WHO: The Library Club WHAT: Poetry Reading. Students, faculty and staff may bring their

original or favorite poem to read. Professor of English Kristin Hahn will be the guest poet. WHEN: 3:30 p.m. Thursday, April 15. WHERE:  LRC reference area WHY:  This is an annual event during National Library Week and National Poetry Month. What is National Poetry Month? National Poetry Month is a month-long, national celebration of poetry established by the Academy of American Poets. The concept is to widen the attention of individuals and the media—to the art of poetry, to living poets, to our complex poetic heritage, and to poetry books and journals of wide aesthetic range and concern. We hope to increase the visibility and availability of poetry in popular culture while acknowledging and celebrating poetry’s ability to sustain itself in the many places where it is practiced and appreciated. The goals of National Poetry Month are to: • Highlight the extraordinary legacy and ongoing achievement of American poets • Introduce more Americans to the pleasures of reading poetry • Bring poets and poetry to the public in immediate and innovative ways • Make poetry a more important part of the school curriculum • Increase the attention paid to poetry by national and local media • Encourage increased publication, distribution, and sales of poetry books • Increase public and private philanthropic support for poets and poetry From The Academy of American Poets -- prmID/41

Annual science fair allows kids to showcase their research talents Engineering and Science professor Steve Howard listens to a presentation at the Science Fair by Morgan Lane, a fourth grader at St. Philip Neri. Lane’s project was titled “Effects of Exercise on Blood Glucose.” Howard was a judge in both the initial and final rounds of the fair held Thursday, March 30. There were 69 entries from four different schools: Nicoma Park Intermediate, Sooner Rose Elementary, Good Shepherd School and St. Philip Neri. (Photo by Danetta Butler)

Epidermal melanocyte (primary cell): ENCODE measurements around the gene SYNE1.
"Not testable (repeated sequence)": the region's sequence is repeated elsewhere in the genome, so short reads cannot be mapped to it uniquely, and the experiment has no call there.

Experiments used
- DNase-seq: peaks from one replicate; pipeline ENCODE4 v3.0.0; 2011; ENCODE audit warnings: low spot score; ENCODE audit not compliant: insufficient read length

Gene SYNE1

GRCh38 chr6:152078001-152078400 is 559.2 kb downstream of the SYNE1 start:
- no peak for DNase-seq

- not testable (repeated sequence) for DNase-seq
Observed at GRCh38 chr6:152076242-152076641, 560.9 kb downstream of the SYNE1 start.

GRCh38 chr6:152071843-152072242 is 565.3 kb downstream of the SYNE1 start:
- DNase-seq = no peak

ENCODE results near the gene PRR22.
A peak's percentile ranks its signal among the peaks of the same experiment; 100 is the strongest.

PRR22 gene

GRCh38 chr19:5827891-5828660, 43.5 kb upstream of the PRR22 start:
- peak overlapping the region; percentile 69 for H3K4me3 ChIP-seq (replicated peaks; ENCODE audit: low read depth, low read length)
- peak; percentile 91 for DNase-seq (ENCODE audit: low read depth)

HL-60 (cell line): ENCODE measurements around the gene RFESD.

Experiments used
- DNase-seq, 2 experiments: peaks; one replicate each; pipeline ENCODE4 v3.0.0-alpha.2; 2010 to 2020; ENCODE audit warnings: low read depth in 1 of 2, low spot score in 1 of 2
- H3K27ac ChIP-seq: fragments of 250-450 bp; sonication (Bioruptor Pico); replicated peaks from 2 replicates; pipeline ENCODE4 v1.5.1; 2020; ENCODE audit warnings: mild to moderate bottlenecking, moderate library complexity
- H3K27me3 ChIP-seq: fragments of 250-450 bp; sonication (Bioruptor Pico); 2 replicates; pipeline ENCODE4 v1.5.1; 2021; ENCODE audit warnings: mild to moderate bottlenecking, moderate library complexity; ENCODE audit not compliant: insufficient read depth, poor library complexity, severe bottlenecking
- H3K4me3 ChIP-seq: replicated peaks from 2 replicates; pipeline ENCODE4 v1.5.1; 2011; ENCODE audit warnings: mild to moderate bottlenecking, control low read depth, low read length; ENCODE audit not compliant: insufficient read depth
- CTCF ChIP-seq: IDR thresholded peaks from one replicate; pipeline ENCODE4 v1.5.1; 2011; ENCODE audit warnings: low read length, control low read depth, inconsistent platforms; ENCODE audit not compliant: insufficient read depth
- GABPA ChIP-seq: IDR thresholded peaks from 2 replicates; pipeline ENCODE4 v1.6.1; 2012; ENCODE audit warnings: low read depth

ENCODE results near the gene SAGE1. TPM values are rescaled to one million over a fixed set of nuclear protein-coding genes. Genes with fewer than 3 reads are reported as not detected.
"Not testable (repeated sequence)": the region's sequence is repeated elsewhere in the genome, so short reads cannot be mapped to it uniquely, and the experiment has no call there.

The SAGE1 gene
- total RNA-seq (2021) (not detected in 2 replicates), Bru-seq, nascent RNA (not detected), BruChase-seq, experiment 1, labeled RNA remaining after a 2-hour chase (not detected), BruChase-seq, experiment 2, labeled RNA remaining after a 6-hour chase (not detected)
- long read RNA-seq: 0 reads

Policies and Letters to the Editor Letters to the Editor

The 15th Street News welcomes and encourages letters to the editor. Letters should be no more than 300 words and may be edited for clarity, length, or to avoid obscenity, libel and invasion of privacy but ideas will not be altered. Student submissions must include the student’s name, ID number, and major. The ID number will not be printed. Faculty and staff letters must include the writer’s name, title, and extension. The extension will not be printed. Anonymous letters will be read, but not printed. Letters to the editor may be hand delivered to FA110; sent by mail to 15th Street News, Rose State College, 6420 SE 15, Midwest City, 73110; e-mailed to the

secretary, [] or recorded nights on PhoneMail at 733-7400 between 8 p.m. and 8 a.m.